Ice-Sheet Flow Properties Derived from Bore-Hole Shear Measurements Combined With Ice-Core Studies
Journal of Glaciology
AbstractA 345 m deep bore hole in ice about 385 m thick, near the edge of Law Dome, Antarctica, was drilled in 1974 about 3 km up-stream from the site of a previous bore hole, nearly reaching the bed, obtained in 1969. The core from this new bore hole has been studied comprehensively, particularly with regard to the ice-crystal orientation fabrics. Samples of the ice core were subjected to simple shear at temperatures and deviatoric stresses which match thein situconditions of the ice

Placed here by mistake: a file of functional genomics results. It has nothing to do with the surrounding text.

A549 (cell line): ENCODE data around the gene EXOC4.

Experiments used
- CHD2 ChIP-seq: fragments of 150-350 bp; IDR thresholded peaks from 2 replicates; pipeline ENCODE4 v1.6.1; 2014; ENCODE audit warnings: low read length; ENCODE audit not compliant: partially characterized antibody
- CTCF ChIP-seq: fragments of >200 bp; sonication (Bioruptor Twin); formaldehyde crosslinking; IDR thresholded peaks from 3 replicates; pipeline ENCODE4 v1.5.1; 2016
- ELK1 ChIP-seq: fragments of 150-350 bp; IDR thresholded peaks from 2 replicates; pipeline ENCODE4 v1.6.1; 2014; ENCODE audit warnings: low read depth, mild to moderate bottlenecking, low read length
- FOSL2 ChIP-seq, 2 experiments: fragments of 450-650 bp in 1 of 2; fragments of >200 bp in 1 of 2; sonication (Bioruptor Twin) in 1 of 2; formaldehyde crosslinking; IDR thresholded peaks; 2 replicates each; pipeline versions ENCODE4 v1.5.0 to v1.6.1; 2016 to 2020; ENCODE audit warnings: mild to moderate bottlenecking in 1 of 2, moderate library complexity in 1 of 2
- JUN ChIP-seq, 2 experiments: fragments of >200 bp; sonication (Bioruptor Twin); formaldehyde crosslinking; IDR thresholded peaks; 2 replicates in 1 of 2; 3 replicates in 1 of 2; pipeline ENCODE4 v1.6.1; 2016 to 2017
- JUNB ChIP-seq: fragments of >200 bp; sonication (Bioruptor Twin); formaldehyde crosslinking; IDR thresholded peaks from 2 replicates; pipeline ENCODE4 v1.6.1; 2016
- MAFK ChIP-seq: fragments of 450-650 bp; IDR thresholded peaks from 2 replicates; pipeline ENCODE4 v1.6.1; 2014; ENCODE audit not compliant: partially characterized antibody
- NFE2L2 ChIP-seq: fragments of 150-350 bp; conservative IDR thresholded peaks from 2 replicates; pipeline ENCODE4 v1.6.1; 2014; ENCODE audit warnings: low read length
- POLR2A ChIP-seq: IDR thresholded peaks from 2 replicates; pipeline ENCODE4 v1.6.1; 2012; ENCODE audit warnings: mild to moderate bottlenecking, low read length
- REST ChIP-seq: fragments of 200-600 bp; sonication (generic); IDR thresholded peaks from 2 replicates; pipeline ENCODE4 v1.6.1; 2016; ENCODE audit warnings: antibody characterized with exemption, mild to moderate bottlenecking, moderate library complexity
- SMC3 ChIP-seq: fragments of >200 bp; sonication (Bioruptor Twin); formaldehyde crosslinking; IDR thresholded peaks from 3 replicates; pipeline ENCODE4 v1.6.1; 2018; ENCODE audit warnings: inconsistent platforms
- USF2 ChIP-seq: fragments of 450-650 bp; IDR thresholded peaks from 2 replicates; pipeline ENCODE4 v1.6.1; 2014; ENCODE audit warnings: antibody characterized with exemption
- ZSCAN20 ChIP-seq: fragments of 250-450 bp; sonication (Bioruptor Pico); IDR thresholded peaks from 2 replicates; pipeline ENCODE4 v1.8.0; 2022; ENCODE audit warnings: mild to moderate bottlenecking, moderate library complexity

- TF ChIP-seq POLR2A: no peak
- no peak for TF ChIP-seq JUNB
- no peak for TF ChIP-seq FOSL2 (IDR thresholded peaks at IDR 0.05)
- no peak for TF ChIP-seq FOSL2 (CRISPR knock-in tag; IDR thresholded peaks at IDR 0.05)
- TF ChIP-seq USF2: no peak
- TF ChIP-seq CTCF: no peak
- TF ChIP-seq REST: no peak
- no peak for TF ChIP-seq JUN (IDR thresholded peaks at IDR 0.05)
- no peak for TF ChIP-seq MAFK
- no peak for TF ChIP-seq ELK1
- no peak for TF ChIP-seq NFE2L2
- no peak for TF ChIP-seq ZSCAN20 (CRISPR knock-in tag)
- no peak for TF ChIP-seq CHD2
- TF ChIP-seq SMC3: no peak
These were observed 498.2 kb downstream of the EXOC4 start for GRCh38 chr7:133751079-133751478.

... f the ice sheet.Similar studies of randomly-oriented laboratory-made polycrystalline ice were undertaken. Long-term tests, lasting for up to two years, were required to determine minimum strain-rates. The flow law for the anisotropic ice was thus determined as a function of that for the isotropic ice together with a measure of c-axis fabric strength perpendicular to the shear plane.Core studies indicate that the upper part of the ice sheet has a polycrystalline structure appropriate to the surface longitudinal stress. Deeper in the core a strong concentration of near-verticalc-axes develops. Ice having very large crystals with multiple maxima fabrics was found in the lower quarter of the ice thickness.Shear measurements in the bore hole indicate the existence of high strain-rates in the zone of verticalc-axes, and of lower shear-rates below that level. The low values of shear-rates in the basal region cannot be explained in terms of crystallographic changes alone, and therefore it is inferred that the shear stress decreases in this layer–a result which also provides a possible explanation for the development of the observed basal crystal structure.